The CHIPS and Science Act Guardrails’ Implications for the U.S. Trade Agenda

The CHIPS and Science Act invests $280 billion to strengthen the United States’ semiconductor capabilities, bolster research and development efforts, and develop a highly skilled STEM workforce. The economic benefits of the act are evident—however, the legislation is also part of a greater strategic push to ensure the United States stays ahead of China in the advanced technologies realm, starting with semiconductors. In that spirit, the CHIPS Act includes a “guardrails” provision, the specific rules for which were proposed by the Department of Commerce in late March. The guardrails provision aims to restrict the funds from the CHIPS and Science Act from bolstering enterprises posing a threat to the United States, and constitutes another sign that policymakers increasingly view economic policy and national security as interrelated.

Q1: What is the content of the CHIPS guardrails?

A1: According to the Department of Commerce, the CHIPS guardrails are intended to guarantee that the act’s funding is not used to contravene U.S. national security interests. To that end, the U.S. government aims to ensure that any entity receiving CHIPS Act funding enters into an agreement that it will not engage in any “significant transaction” to facilitate a “material expansion of semiconductor manufacturing” in foreign countries of concern. These countries of concern are defined in the legislation as China, North Korea, Russia, and Iran. However, in consultation with the secretaries of defense and state as well as the director of national intelligence, the secretary of commerce can determine if other states fit into that category.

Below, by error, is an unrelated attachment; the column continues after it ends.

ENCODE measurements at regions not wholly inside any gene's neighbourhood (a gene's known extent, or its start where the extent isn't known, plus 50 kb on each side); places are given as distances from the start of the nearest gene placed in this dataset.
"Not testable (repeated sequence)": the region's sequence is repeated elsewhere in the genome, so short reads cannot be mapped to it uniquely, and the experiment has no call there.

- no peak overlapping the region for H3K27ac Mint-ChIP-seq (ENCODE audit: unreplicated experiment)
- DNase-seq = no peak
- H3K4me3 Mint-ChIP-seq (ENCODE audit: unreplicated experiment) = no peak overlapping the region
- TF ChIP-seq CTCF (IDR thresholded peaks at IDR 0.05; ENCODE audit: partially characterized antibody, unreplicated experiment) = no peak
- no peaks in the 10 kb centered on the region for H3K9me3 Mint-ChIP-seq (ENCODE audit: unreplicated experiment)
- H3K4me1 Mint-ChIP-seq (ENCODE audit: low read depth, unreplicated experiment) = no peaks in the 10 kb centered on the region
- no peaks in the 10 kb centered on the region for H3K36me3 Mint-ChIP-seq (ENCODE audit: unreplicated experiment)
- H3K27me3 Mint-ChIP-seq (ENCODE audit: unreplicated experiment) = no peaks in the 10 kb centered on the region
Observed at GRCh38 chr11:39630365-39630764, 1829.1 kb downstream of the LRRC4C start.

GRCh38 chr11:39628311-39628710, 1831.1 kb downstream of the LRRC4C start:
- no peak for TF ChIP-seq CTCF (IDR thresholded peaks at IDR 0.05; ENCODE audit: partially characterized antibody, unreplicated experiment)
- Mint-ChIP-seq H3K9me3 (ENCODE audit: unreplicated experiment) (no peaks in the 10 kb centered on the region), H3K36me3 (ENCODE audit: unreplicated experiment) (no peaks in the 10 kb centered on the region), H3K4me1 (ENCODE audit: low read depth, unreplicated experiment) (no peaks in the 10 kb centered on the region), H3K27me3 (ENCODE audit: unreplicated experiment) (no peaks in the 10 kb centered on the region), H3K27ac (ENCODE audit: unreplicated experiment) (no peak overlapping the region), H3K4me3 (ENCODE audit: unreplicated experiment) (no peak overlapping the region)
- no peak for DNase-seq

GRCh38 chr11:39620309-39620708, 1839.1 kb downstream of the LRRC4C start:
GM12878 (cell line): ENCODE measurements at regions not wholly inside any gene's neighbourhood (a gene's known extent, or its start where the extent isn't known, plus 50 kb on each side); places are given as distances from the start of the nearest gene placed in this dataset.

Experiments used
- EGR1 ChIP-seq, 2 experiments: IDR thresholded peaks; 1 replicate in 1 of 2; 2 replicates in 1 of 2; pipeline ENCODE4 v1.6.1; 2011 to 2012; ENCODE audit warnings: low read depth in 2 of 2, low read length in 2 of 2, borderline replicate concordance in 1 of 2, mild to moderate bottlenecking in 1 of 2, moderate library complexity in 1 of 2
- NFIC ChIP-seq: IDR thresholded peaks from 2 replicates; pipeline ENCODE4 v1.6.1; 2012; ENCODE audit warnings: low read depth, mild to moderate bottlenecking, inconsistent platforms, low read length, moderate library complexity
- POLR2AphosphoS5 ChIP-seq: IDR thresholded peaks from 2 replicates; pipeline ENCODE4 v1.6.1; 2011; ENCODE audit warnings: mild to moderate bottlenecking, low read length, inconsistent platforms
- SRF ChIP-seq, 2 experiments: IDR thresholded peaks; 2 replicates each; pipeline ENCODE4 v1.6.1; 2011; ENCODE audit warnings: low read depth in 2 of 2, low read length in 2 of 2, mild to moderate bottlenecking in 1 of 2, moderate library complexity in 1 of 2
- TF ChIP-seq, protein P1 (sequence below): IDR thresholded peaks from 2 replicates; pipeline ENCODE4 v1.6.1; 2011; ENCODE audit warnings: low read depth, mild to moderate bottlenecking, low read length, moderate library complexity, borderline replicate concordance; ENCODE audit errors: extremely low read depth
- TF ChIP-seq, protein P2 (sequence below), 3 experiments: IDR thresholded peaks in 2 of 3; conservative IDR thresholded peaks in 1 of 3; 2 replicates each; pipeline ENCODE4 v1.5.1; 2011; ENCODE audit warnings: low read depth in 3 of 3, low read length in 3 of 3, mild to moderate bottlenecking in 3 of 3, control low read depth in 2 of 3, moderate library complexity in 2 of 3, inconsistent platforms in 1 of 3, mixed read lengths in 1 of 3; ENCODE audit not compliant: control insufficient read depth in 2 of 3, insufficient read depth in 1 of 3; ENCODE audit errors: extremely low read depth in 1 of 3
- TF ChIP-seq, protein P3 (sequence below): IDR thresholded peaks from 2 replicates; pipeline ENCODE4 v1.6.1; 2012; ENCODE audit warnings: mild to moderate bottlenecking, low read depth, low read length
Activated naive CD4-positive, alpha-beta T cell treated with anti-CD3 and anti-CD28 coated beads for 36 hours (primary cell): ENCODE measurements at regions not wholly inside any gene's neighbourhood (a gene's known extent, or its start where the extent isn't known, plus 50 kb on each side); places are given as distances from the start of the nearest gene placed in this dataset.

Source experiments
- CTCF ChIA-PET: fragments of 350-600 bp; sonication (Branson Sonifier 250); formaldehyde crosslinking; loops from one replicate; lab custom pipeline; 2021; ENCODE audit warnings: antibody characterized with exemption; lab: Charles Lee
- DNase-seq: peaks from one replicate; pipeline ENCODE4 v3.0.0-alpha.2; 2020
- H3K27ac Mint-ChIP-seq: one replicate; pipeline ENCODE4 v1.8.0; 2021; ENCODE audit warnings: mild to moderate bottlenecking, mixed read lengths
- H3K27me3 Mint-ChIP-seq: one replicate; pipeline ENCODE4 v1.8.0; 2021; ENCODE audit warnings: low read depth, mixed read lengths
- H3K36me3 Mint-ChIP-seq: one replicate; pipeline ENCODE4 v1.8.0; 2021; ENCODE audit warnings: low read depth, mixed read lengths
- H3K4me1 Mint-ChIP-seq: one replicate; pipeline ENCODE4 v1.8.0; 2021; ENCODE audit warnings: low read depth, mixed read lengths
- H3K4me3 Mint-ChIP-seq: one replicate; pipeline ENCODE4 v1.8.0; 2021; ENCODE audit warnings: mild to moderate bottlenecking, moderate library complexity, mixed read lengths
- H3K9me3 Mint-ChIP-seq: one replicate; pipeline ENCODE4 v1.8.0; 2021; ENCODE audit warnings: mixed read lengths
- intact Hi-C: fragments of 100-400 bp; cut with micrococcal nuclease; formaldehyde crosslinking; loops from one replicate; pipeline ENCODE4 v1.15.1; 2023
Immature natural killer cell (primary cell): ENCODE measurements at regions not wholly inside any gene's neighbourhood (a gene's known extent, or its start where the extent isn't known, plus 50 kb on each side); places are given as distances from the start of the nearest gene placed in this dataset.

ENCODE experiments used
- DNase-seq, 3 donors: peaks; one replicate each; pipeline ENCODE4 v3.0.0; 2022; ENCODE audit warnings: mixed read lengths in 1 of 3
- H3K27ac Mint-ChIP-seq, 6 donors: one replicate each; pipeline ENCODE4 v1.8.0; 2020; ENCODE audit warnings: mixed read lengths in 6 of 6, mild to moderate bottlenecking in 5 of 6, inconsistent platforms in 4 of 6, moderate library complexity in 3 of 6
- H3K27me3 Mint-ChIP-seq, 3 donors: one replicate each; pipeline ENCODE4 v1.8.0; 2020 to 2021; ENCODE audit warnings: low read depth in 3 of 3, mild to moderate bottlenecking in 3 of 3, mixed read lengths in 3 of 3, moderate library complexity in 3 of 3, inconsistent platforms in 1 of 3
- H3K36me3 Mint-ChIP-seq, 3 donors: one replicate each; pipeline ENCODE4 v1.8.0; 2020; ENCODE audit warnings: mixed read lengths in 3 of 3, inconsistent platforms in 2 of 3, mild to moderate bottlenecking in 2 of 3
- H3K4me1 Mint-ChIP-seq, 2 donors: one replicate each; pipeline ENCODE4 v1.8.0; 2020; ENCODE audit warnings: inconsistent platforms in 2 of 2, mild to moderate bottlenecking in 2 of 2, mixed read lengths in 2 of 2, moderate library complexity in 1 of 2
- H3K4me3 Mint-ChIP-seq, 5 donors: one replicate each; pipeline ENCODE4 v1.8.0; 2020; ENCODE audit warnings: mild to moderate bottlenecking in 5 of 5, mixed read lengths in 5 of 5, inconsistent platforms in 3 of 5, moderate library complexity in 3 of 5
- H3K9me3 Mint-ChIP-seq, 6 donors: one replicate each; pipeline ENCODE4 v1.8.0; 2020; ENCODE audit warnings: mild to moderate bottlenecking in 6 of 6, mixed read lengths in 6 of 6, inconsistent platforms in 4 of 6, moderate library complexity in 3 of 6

While legacy chips are not included in the “significant transaction” definition, thus excluding 28-nanometer (nm) logic chips or older or memory semiconductors with a half-pitch greater than 18 nm, the Department of Commerce’s proposed rule released last month also states that chips regarded as critical to national security are not considered legacy chips. The list of such chips, developed in coordination with the Department of Defense and the Intelligence Community, includes “current-generation and mature-node chips . . . for other specialized military capabilities.” The definition of a “covered entity” receiving CHIPS funding is also broad, as it includes nonprofits, private enterprises, as well as public-private entities or any “affiliated groups” with a “demonstrated ability to substantially finance, construct, expand, or modernize a facility” related to the “fabrication, assembly, testing, advanced packaging, production, or research and development of semiconductors, materials used to manufacture semiconductors, or semiconductor manufacturing equipment.”